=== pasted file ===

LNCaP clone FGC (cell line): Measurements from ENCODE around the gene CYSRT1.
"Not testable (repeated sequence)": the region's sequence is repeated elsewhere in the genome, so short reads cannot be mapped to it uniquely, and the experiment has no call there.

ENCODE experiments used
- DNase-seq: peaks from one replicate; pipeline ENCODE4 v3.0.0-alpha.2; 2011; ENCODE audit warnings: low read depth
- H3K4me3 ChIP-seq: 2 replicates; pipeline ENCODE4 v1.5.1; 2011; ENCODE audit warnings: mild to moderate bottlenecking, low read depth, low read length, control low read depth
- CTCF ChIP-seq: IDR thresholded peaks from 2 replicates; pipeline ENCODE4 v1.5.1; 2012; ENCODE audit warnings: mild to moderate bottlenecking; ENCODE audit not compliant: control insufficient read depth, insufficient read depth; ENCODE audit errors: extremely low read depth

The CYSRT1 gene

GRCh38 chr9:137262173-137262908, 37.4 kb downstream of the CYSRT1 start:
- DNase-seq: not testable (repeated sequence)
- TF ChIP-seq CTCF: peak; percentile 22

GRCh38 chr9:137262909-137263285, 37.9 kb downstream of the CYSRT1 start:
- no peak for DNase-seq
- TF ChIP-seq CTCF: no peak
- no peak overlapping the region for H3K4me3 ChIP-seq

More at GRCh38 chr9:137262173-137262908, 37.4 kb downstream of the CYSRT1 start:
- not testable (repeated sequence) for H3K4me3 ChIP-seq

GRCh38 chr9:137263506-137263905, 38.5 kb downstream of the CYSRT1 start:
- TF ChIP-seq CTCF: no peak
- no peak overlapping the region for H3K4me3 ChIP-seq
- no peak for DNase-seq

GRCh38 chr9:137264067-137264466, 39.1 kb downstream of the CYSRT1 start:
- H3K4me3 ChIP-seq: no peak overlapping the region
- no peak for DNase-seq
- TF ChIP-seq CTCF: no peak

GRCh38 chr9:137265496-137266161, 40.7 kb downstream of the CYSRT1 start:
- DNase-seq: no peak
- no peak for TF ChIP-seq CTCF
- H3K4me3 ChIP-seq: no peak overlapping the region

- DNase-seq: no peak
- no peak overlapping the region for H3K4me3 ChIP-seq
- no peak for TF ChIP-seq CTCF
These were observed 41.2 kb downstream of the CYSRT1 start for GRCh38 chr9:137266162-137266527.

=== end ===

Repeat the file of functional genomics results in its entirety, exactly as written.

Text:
LNCaP clone FGC (cell line): Measurements from ENCODE around the gene CYSRT1.
"Not testable (repeated sequence)": the region's sequence is repeated elsewhere in the genome, so short reads cannot be mapped to it uniquely, and the experiment has no call there.

ENCODE experiments used
- DNase-seq: peaks from one replicate; pipeline ENCODE4 v3.0.0-alpha.2; 2011; ENCODE audit warnings: low read depth
- H3K4me3 ChIP-seq: 2 replicates; pipeline ENCODE4 v1.5.1; 2011; ENCODE audit warnings: mild to moderate bottlenecking, low read depth, low read length, control low read depth
- CTCF ChIP-seq: IDR thresholded peaks from 2 replicates; pipeline ENCODE4 v1.5.1; 2012; ENCODE audit warnings: mild to moderate bottlenecking; ENCODE audit not compliant: control insufficient read depth, insufficient read depth; ENCODE audit errors: extremely low read depth

The CYSRT1 gene

GRCh38 chr9:137262173-137262908, 37.4 kb downstream of the CYSRT1 start:
- DNase-seq: not testable (repeated sequence)
- TF ChIP-seq CTCF: peak; percentile 22

GRCh38 chr9:137262909-137263285, 37.9 kb downstream of the CYSRT1 start:
- no peak for DNase-seq
- TF ChIP-seq CTCF: no peak
- no peak overlapping the region for H3K4me3 ChIP-seq

More at GRCh38 chr9:137262173-137262908, 37.4 kb downstream of the CYSRT1 start:
- not testable (repeated sequence) for H3K4me3 ChIP-seq

GRCh38 chr9:137263506-137263905, 38.5 kb downstream of the CYSRT1 start:
- TF ChIP-seq CTCF: no peak
- no peak overlapping the region for H3K4me3 ChIP-seq
- no peak for DNase-seq

GRCh38 chr9:137264067-137264466, 39.1 kb downstream of the CYSRT1 start:
- H3K4me3 ChIP-seq: no peak overlapping the region
- no peak for DNase-seq
- TF ChIP-seq CTCF: no peak

GRCh38 chr9:137265496-137266161, 40.7 kb downstream of the CYSRT1 start:
- DNase-seq: no peak
- no peak for TF ChIP-seq CTCF
- H3K4me3 ChIP-seq: no peak overlapping the region

- DNase-seq: no peak
- no peak overlapping the region for H3K4me3 ChIP-seq
- no peak for TF ChIP-seq CTCF
These were observed 41.2 kb downstream of the CYSRT1 start for GRCh38 chr9:137266162-137266527.